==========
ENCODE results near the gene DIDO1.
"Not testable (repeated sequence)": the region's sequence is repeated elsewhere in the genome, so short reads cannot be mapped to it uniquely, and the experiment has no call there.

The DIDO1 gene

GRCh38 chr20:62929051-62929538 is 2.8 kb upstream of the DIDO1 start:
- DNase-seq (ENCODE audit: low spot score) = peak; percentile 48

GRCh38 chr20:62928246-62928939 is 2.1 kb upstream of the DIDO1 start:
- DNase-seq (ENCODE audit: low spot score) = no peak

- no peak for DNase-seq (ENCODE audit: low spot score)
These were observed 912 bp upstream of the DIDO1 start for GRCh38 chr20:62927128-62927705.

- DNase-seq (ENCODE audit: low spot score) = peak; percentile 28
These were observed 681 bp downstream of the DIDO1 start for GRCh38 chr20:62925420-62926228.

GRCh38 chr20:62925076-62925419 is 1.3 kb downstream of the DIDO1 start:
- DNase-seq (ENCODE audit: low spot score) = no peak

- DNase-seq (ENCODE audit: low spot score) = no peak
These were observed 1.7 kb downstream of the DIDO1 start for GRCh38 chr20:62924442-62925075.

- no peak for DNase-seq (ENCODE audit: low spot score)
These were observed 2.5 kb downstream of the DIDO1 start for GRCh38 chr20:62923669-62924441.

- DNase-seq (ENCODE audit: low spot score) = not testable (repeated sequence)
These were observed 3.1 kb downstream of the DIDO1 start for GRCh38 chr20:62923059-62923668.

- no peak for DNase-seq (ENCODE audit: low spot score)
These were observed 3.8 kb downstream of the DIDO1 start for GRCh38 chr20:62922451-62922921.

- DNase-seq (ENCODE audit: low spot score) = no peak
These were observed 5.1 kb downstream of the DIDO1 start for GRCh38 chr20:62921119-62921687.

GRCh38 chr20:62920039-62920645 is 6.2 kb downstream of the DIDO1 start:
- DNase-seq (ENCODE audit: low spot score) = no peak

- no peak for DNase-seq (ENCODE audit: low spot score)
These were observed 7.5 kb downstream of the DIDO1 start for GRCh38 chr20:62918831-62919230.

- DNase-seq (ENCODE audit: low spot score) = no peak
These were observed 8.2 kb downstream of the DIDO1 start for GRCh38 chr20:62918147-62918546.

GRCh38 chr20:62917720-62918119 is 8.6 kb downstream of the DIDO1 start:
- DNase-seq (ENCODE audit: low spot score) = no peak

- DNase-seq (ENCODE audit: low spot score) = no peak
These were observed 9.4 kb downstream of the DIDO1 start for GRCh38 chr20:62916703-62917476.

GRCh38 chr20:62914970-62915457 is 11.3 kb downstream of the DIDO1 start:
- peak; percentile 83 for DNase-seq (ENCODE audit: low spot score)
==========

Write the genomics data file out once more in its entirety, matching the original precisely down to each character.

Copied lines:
ENCODE results near the gene DIDO1.
"Not testable (repeated sequence)": the region's sequence is repeated elsewhere in the genome, so short reads cannot be mapped to it uniquely, and the experiment has no call there.

The DIDO1 gene

GRCh38 chr20:62929051-62929538 is 2.8 kb upstream of the DIDO1 start:
- DNase-seq (ENCODE audit: low spot score) = peak; percentile 48

GRCh38 chr20:62928246-62928939 is 2.1 kb upstream of the DIDO1 start:
- DNase-seq (ENCODE audit: low spot score) = no peak

- no peak for DNase-seq (ENCODE audit: low spot score)
These were observed 912 bp upstream of the DIDO1 start for GRCh38 chr20:62927128-62927705.

- DNase-seq (ENCODE audit: low spot score) = peak; percentile 28
These were observed 681 bp downstream of the DIDO1 start for GRCh38 chr20:62925420-62926228.

GRCh38 chr20:62925076-62925419 is 1.3 kb downstream of the DIDO1 start:
- DNase-seq (ENCODE audit: low spot score) = no peak

- DNase-seq (ENCODE audit: low spot score) = no peak
These were observed 1.7 kb downstream of the DIDO1 start for GRCh38 chr20:62924442-62925075.

- no peak for DNase-seq (ENCODE audit: low spot score)
These were observed 2.5 kb downstream of the DIDO1 start for GRCh38 chr20:62923669-62924441.

- DNase-seq (ENCODE audit: low spot score) = not testable (repeated sequence)
These were observed 3.1 kb downstream of the DIDO1 start for GRCh38 chr20:62923059-62923668.

- no peak for DNase-seq (ENCODE audit: low spot score)
These were observed 3.8 kb downstream of the DIDO1 start for GRCh38 chr20:62922451-62922921.

- DNase-seq (ENCODE audit: low spot score) = no peak
These were observed 5.1 kb downstream of the DIDO1 start for GRCh38 chr20:62921119-62921687.

GRCh38 chr20:62920039-62920645 is 6.2 kb downstream of the DIDO1 start:
- DNase-seq (ENCODE audit: low spot score) = no peak

- no peak for DNase-seq (ENCODE audit: low spot score)
These were observed 7.5 kb downstream of the DIDO1 start for GRCh38 chr20:62918831-62919230.

- DNase-seq (ENCODE audit: low spot score) = no peak
These were observed 8.2 kb downstream of the DIDO1 start for GRCh38 chr20:62918147-62918546.

GRCh38 chr20:62917720-62918119 is 8.6 kb downstream of the DIDO1 start:
- DNase-seq (ENCODE audit: low spot score) = no peak

- DNase-seq (ENCODE audit: low spot score) = no peak
These were observed 9.4 kb downstream of the DIDO1 start for GRCh38 chr20:62916703-62917476.

GRCh38 chr20:62914970-62915457 is 11.3 kb downstream of the DIDO1 start:
- peak; percentile 83 for DNase-seq (ENCODE audit: low spot score)